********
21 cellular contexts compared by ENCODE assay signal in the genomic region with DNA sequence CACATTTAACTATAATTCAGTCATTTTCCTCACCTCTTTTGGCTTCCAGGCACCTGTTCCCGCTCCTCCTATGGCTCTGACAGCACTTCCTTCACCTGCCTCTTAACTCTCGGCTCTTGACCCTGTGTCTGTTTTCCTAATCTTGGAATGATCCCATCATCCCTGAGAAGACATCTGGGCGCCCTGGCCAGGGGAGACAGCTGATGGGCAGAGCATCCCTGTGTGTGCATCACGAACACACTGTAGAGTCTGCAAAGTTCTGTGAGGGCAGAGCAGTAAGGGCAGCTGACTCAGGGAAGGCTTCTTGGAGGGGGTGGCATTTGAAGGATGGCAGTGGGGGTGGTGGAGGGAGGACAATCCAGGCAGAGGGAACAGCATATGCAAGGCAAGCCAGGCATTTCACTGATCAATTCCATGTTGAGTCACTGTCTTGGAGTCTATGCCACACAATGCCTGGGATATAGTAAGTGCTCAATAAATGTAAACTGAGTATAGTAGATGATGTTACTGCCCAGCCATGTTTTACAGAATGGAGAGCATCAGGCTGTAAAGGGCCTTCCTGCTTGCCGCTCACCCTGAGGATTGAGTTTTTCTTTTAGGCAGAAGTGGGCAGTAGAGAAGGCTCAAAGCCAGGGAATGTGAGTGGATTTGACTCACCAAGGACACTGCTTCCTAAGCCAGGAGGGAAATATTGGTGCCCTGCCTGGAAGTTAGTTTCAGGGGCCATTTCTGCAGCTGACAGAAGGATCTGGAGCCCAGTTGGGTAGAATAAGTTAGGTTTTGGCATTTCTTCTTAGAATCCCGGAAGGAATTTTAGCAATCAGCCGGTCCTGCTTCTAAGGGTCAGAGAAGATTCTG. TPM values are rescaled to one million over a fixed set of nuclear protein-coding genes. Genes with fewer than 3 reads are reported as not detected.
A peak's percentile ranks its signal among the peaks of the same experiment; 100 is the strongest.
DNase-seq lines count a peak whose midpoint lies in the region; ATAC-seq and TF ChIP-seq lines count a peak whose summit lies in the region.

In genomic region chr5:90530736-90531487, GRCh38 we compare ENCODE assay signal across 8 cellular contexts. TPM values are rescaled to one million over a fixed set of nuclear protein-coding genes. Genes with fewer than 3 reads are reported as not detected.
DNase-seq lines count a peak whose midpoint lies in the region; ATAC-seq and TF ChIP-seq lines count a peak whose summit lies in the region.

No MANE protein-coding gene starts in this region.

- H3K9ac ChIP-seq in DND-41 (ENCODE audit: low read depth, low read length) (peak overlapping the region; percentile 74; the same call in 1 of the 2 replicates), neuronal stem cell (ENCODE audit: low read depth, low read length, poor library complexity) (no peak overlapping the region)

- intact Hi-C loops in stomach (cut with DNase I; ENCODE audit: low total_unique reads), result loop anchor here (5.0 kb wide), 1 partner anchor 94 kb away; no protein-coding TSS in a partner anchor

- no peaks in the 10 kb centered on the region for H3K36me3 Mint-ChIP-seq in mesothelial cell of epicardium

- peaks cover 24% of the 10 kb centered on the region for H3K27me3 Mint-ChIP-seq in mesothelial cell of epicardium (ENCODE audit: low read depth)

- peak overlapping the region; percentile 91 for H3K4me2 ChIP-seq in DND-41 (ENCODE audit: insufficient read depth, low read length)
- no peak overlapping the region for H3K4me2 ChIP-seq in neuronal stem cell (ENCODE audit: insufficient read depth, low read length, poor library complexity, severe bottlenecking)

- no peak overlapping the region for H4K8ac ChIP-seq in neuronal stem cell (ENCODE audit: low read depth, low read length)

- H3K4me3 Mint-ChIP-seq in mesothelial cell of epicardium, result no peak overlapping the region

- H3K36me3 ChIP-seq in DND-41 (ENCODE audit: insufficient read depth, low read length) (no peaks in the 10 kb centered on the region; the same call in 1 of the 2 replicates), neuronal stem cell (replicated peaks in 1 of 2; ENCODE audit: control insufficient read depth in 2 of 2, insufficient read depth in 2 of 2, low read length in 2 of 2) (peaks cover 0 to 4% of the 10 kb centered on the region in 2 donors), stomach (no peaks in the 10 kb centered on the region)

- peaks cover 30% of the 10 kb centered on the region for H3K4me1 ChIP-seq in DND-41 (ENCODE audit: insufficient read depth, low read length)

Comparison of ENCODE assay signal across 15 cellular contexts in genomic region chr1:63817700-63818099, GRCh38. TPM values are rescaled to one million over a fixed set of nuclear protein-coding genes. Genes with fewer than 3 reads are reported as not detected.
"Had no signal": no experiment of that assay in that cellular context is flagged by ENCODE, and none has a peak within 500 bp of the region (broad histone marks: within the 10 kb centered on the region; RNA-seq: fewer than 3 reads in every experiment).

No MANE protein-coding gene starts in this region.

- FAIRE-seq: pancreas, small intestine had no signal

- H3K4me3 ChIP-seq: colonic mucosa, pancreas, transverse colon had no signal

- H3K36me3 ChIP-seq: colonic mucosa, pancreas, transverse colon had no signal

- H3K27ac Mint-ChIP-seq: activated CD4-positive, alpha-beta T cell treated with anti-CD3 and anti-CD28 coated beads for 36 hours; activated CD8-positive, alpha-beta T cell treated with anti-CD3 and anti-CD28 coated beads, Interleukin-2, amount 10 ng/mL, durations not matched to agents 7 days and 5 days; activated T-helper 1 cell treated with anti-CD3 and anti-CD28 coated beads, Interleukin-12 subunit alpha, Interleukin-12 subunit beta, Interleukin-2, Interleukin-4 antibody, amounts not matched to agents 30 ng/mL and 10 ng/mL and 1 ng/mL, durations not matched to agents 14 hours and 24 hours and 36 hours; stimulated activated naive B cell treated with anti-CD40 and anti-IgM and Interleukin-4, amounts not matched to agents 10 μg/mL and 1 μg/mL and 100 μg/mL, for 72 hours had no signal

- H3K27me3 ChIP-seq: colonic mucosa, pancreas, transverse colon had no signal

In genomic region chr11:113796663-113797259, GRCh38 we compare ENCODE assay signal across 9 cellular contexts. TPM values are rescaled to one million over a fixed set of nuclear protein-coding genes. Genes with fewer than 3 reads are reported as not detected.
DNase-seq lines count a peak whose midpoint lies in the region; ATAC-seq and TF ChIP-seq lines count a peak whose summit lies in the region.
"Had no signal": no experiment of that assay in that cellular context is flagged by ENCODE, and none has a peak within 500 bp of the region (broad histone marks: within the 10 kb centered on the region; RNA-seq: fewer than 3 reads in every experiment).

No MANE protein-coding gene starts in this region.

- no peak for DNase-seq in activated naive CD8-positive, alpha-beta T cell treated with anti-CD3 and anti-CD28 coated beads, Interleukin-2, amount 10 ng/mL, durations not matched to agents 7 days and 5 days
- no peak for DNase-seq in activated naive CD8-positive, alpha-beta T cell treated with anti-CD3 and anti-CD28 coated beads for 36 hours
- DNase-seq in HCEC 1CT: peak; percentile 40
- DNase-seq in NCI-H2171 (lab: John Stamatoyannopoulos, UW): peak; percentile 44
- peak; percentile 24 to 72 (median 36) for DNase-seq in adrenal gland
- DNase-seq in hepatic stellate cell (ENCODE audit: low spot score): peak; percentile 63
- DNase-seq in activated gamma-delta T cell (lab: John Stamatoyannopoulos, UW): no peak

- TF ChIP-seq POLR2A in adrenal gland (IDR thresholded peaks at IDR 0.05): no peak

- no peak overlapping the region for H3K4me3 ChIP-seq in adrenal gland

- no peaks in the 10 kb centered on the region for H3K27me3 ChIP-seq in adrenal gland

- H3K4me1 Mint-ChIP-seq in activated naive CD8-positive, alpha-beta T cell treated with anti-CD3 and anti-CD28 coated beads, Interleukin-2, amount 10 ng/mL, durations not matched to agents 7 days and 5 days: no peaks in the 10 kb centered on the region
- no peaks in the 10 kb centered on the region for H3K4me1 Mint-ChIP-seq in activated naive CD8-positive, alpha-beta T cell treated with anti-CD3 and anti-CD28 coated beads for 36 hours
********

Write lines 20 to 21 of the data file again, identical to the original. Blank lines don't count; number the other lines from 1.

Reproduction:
- FAIRE-seq: pancreas, small intestine had no signal

- H3K4me3 ChIP-seq: colonic mucosa, pancreas, transverse colon had no signal